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Staff handbook provisions incorporated into contract of employment

The Court of Appeal has found that the absence management provisions contained in a company’s staff handbook were incorporated into employees’ contracts of employment and so could not be changed unilaterally by the employer (Sparks & Others v Department for Transport).

Employers should carefully consider what policies are classed as contractual or non-contractual so they can ensure necessary flexibility.


The absence management procedure for the Department for Transport (“DfT”) was contained in “Part A” of the staff handbook which was expressly stated to be incorporated into the employees’ contracts. This set out “trigger points” for action in relation to employee absence.

DfT was seeking to standardise its absence management procedure across all of its agencies. The new standard version would mean that a new lower “trigger point” would be introduced at which informal absence procedures would begin. This would have a detrimental impact on employees and, on the basis the policy was contractual, required their agreement following consultation to effectively change their terms and conditions.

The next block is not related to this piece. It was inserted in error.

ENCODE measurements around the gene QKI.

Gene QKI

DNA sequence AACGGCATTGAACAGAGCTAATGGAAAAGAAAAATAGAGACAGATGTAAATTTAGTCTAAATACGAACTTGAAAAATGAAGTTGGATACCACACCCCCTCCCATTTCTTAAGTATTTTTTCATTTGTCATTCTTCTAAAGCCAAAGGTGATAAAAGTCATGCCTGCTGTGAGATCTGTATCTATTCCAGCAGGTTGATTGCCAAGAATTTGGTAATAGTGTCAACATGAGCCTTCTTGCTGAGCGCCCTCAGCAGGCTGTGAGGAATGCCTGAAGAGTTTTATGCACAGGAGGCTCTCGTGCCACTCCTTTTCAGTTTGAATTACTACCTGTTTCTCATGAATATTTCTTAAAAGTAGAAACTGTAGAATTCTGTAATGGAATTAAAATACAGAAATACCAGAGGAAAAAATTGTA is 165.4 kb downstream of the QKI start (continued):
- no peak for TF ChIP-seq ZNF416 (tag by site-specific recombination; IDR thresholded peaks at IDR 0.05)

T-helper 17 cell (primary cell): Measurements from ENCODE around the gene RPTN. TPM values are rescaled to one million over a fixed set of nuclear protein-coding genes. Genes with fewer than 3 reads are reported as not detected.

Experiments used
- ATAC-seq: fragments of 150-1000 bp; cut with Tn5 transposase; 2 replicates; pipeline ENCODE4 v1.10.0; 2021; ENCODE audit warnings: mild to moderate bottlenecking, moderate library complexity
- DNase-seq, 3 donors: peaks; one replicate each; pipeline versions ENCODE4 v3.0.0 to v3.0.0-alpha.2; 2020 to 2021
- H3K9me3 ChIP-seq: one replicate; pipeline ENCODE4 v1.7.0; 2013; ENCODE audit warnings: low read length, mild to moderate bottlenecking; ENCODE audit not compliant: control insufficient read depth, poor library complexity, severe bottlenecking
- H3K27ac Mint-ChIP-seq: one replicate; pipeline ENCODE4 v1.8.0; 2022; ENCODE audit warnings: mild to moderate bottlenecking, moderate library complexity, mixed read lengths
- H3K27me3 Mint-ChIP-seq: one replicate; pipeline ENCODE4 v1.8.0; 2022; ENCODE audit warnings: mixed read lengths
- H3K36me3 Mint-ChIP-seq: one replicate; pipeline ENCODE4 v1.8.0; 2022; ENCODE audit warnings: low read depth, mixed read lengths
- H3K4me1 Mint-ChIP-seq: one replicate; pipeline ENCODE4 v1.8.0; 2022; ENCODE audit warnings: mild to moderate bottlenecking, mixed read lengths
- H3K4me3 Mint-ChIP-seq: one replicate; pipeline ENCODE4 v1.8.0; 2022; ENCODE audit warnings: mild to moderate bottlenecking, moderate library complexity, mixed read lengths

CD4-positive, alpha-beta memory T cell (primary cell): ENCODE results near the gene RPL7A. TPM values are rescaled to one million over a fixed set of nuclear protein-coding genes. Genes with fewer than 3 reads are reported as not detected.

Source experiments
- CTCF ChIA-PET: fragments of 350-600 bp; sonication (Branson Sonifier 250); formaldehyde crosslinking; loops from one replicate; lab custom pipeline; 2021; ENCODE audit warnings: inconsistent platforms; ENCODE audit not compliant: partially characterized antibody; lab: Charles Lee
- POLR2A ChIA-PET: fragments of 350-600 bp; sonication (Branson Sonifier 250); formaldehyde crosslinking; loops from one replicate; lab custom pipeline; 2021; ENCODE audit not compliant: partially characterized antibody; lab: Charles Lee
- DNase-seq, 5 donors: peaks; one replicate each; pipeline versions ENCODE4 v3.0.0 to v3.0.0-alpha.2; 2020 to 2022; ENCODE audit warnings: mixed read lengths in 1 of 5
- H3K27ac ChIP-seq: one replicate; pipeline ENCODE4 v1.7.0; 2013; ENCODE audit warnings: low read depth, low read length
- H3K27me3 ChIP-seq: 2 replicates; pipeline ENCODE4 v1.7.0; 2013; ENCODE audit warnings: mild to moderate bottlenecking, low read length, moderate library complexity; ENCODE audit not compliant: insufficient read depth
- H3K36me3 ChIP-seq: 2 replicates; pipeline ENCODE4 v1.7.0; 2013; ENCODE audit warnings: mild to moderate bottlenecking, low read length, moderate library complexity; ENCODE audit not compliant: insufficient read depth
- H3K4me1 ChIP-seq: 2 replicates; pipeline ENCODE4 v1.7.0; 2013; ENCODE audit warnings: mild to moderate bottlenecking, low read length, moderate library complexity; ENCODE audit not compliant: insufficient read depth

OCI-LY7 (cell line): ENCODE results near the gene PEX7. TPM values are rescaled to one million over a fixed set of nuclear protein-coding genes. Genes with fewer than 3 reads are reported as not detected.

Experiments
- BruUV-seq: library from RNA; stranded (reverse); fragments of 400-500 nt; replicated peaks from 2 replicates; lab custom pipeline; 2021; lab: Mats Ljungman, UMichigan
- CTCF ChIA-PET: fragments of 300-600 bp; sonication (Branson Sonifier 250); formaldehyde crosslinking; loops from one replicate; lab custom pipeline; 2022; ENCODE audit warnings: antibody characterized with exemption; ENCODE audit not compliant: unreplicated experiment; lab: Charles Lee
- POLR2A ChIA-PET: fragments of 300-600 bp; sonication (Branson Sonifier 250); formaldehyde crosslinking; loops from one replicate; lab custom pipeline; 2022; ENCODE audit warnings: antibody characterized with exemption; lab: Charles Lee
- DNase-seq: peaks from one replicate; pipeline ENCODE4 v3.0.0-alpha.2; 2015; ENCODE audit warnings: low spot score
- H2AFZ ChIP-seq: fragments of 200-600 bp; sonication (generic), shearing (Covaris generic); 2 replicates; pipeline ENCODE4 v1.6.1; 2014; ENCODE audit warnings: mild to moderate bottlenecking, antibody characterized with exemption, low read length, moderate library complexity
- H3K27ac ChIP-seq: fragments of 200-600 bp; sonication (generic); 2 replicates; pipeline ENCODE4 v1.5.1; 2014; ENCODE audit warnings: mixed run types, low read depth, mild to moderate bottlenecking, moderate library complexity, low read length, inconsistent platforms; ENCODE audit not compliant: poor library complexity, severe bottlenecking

Following a failed consultation with the employees, the DfT announced that the new stricter procedure and more demanding trigger point would be introduced in any event.

The employees applied to the High Court for a declaration of their contractual terms.


It is established law that a contract may only be varied in accordance with its terms or as agreed by all parties. Accordingly, it was held that the new absence management procedure which the employer unilaterally imposed after consultation had failed was not contractually binding on the employees as there was no agreement between the parties.

The Court of Appeal upheld the High Court’s decision and declined to overturn the declaration that the employees’ original contractual terms must be reinstated.


It is advisable that employers review their policies and procedures and ensure it is clear which parts of their handbooks are intended to be contractual or non-contractual. Employers should also ensure that handbooks include appropriate variation provisions where documents are stated to be contractual to ensure appropriate mechanisms are in place to ensure flexibility.

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